Inflammation of the liver is called hepatitis, which is mainly caused by a viral infection. Sometimes, it can be an autoimmune condition or a result of medications, drugs, alcohol, and toxins.
Inflammation of the liver is called hepatitis, which is mainly caused by a viral infection. Sometimes, it can be an autoimmune condition or a result of medications, drugs, alcohol, and toxins. The liver is present on the right side of the abdomen and helps in carrying out crucial functions in the body.
The liver helps in,
Bile production which is essential for digestion.
Filter toxins from the body.
Excretion of bilirubin, cholesterol, drugs, and hormones.
Synthesis of albumin and clotting factors.
Glycogen, mineral, and vitamin storage.
Activate enzymes that are essential for body function.
Breakdown of carbohydrates, fats, and proteins.
There are five types of viral hepatitis which are hepatitis A, B, C, D, and E, and it is caused by Hepatitis A, B, C, D, and E viruses respectively.
It is a highly contagious liver disease caused by drinking or eating something contaminated with the Hepatitis A virus. The infection usually spreads when the virus present in the fecal matter of an infected person gets mixed in your food, even a minimal amount of it. As it is not airborne, it does not spread through sneezing and coughing. It can also spread by having sexual intercourse with an infected person. People who eat uncooked shellfish which has been contaminated with sewage water, travel to countries where hepatitis A infection is common, and have a chronic liver condition are at risk for developing hepatitis A infection.
There is no specific treatment available for hepatitis A infection. The body will clear itself off the virus. Mostly, the liver damage heals within six months. Just symptomatic treatment is given for nausea and other symptoms. Avoid taking medicines and alcohol during this infection, as it might cause more damage to your liver.
Hepatitis A vaccine is available, which helps prevent this infection. It is given in two shots, one initially and the second after six months. Apart from the vaccine, follow some precautionary measures like wash and peel all fruits and vegetables, do not eat raw fish and meat, wash your hands properly before eating, and boil water before drinking.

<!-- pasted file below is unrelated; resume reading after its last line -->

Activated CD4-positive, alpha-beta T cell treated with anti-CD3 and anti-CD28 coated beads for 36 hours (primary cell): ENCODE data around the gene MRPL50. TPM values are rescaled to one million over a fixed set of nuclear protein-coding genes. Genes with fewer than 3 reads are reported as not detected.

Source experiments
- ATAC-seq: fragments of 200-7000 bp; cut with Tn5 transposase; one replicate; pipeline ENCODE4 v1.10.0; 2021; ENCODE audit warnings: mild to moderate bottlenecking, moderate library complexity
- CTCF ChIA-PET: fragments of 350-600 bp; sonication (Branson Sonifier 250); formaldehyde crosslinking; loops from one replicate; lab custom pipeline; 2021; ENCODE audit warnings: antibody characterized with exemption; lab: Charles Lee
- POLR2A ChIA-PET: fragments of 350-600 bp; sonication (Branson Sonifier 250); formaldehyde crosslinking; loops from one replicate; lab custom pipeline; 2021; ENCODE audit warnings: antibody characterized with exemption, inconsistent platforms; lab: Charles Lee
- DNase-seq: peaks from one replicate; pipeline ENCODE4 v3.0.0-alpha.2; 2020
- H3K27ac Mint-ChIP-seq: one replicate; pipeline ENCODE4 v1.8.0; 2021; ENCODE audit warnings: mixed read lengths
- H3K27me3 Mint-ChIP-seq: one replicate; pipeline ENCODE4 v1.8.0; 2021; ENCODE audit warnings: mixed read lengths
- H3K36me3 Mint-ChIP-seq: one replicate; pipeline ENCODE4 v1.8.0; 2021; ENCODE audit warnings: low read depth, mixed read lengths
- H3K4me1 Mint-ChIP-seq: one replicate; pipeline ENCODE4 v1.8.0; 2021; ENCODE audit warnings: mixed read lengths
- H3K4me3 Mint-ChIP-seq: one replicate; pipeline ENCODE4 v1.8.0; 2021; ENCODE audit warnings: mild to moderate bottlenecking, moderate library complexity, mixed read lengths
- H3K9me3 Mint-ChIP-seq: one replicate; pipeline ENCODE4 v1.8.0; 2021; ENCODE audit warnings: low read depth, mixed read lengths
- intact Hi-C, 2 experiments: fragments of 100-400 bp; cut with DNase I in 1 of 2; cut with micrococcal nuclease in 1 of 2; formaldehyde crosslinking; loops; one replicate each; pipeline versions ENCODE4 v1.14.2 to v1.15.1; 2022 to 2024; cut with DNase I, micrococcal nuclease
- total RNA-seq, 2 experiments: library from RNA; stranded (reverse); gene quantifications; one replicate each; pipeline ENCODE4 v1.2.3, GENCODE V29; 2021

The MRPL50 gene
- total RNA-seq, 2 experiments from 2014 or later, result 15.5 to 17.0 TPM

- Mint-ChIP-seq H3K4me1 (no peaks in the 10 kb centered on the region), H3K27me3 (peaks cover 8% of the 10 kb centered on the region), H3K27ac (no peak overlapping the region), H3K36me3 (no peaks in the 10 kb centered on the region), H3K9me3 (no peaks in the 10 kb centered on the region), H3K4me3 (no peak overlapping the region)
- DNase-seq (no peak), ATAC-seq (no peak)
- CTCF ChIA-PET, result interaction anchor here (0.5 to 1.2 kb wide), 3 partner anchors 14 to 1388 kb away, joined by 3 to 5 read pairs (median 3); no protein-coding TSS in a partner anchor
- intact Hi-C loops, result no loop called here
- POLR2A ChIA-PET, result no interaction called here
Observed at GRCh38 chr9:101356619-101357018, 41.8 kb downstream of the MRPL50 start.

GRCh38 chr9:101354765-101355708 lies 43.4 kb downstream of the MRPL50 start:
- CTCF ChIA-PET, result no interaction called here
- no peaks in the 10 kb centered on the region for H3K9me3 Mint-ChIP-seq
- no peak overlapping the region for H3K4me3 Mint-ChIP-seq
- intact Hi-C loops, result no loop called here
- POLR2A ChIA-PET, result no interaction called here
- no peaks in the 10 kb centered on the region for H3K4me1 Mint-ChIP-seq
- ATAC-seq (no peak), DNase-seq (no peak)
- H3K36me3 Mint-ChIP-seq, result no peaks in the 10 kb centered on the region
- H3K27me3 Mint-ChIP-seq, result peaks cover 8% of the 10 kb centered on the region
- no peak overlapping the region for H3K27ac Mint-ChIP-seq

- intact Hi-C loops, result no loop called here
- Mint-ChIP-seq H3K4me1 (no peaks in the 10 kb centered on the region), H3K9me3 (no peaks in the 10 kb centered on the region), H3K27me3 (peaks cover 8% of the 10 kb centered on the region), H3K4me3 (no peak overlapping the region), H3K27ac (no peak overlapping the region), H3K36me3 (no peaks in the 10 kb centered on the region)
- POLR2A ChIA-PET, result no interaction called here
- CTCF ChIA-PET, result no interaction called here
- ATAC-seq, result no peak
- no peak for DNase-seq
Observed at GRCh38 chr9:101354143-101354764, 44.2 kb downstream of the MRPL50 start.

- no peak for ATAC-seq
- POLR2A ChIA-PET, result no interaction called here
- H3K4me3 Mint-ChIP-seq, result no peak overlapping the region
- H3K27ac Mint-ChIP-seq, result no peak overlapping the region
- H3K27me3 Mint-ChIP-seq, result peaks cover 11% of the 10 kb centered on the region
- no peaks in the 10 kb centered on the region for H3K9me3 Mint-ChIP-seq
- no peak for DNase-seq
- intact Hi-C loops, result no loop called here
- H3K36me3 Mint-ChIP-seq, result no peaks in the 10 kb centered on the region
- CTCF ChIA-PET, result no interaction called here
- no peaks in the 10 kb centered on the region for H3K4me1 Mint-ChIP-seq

Hepatitis B is caused when the Hepatitis B virus is transmitted through infected body fluids like blood, vaginal secretions, and semen. It can be transferred from mother to her baby during birth, sharing a razor with an infected person, sharing needles, and having sexual intercourse with an infected person.
If you have tested positive for Hepatitis B virus, the doctor will give you a vaccination and an injection of hepatitis B immune globulin. If you develop symptoms, you need to be on bed rest and keep yourself hydrated. Avoid taking medicines that might harm the liver further. Avoid taking alcohol. If the infection is gone, you will be an inactive carrier lifelong.
In chronic hepatitis, the infection is active for more than 6 months. In such cases, medicines like Entecavir, Tenofovir, Lamivudine, Adefovir, and Interferon alfa are prescribed.
Hepatitis B vaccine is the best way to prevent this infection. It is given in three shots. People who are at risk of contracting this virus should get the vaccination. People that are at risk are homosexual men, people with multiple sexual partners, IV drug users, health care workers, etc.
Hepatitis C is a contagious liver disease that is caused by the Hepatitis C virus. This virus is also spread through blood and body fluids of an infected person. The ways you can get infected are by sharing needles, through sex, at birth from mother to her child, getting a tattoo with contaminated equipment, organ transplant, etc.
An acute infection of Hepatitis C does not require any treatment apart from rest and hydration. In case of a chronic infection, your doctor might prescribe medicines like Interferon, Ribavirin, Daclatasvir, Sofosbuvir-Velpatasvir, Ledipasvir-Sofosbuvir, Glecaprevir, and Pibrentasvir.